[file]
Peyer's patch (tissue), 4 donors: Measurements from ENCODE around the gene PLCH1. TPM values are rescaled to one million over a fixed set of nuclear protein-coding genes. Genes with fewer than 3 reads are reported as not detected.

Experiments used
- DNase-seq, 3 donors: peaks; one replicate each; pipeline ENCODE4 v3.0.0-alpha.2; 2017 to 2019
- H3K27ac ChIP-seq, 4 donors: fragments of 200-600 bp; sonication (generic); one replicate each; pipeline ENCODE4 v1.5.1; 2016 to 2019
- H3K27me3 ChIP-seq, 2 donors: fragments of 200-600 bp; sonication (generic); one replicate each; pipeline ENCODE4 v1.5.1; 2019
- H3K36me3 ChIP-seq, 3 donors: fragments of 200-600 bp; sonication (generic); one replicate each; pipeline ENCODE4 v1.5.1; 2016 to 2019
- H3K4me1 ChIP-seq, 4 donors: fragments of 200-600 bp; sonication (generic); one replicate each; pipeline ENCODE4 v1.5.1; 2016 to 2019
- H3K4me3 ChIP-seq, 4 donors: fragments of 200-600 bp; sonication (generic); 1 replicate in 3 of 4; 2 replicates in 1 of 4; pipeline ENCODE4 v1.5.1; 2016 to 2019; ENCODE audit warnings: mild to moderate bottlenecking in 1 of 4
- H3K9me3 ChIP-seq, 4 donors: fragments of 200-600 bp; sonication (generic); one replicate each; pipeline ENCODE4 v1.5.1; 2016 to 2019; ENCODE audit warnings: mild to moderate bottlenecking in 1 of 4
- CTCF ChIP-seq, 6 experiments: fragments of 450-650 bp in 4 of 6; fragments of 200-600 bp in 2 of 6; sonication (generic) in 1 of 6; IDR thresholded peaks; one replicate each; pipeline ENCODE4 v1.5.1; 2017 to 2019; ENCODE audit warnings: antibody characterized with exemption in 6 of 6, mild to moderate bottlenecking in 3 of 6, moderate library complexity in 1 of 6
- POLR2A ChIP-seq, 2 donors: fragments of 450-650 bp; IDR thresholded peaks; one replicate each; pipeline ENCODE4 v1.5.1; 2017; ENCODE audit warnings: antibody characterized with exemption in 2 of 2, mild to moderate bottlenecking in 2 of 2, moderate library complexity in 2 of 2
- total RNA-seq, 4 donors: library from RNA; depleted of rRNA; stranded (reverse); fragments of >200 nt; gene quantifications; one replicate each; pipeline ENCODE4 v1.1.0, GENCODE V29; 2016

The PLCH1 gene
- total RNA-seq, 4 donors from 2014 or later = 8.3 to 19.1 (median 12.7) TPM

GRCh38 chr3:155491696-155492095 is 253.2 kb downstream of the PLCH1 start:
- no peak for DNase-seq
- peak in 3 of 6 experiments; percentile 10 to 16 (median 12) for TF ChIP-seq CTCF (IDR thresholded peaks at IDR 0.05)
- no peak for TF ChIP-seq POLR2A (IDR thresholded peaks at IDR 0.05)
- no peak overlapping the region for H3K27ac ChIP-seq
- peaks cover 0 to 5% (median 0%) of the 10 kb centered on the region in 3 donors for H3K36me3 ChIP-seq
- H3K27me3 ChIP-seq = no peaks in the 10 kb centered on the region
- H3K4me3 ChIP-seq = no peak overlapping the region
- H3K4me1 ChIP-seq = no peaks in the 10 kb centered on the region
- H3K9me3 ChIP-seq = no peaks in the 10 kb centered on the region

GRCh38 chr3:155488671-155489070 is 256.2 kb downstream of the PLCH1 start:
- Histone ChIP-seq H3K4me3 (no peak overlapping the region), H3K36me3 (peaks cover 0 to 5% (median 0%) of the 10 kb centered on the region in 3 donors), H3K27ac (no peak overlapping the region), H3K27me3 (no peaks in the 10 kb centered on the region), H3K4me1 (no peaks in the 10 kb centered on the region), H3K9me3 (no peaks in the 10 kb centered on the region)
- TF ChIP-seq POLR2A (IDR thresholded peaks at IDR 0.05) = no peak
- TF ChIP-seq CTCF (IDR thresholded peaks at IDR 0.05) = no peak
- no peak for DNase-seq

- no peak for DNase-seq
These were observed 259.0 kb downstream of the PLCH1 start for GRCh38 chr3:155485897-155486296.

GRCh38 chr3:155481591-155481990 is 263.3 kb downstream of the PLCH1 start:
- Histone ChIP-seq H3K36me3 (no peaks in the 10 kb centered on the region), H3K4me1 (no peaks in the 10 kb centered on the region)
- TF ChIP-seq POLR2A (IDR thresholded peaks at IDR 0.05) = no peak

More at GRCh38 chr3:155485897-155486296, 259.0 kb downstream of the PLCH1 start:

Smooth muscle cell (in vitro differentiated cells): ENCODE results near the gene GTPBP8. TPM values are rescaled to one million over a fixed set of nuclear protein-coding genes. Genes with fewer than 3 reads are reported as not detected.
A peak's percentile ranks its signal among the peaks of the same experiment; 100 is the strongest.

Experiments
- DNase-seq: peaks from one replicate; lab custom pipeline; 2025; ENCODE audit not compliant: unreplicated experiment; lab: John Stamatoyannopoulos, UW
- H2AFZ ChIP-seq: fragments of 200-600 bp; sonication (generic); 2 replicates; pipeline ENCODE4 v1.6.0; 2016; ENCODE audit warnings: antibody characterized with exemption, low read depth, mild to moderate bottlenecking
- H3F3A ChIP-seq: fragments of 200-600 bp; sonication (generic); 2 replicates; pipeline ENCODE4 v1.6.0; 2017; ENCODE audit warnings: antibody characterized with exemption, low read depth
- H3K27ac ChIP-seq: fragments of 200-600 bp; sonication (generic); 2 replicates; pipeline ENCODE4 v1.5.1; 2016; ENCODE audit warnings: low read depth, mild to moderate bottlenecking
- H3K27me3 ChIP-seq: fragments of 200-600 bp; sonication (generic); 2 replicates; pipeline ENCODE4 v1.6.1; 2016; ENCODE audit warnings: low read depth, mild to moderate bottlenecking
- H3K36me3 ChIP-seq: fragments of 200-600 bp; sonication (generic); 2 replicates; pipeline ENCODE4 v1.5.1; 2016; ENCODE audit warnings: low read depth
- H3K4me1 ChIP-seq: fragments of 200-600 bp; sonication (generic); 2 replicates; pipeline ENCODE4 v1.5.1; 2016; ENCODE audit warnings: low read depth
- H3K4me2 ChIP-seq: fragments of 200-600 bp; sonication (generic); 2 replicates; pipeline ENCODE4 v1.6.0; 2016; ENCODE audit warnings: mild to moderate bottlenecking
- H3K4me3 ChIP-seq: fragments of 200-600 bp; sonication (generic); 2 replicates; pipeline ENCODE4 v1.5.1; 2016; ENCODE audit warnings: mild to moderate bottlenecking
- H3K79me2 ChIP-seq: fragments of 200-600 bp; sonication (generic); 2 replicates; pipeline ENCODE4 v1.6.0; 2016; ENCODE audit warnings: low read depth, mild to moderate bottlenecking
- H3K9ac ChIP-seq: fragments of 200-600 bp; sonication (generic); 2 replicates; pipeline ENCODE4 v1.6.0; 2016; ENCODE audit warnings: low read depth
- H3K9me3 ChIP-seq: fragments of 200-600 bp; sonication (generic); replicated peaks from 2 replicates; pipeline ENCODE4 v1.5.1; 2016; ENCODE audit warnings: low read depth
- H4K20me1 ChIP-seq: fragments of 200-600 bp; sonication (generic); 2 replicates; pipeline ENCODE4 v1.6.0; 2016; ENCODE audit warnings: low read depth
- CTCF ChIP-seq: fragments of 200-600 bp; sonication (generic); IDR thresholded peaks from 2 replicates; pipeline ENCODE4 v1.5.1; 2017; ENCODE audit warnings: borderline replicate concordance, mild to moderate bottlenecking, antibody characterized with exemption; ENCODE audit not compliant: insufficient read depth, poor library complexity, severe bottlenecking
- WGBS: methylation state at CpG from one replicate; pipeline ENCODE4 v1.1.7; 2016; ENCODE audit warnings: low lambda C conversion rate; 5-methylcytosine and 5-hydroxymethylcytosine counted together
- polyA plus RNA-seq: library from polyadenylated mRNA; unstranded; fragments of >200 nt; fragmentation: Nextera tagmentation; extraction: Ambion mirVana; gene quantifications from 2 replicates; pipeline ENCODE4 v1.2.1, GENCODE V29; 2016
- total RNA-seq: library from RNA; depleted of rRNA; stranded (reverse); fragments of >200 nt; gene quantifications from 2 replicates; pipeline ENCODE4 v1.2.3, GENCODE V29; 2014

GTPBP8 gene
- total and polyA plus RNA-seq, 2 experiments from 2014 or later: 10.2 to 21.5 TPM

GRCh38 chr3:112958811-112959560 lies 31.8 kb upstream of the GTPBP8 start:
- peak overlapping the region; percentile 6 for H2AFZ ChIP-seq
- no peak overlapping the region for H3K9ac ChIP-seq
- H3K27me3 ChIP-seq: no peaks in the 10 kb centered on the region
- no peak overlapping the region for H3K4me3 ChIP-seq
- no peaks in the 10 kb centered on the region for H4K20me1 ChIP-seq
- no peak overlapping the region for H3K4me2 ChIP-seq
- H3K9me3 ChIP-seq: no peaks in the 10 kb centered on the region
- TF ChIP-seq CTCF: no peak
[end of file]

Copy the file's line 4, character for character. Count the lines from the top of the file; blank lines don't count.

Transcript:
- H3K27ac ChIP-seq, 4 donors: fragments of 200-600 bp; sonication (generic); one replicate each; pipeline ENCODE4 v1.5.1; 2016 to 2019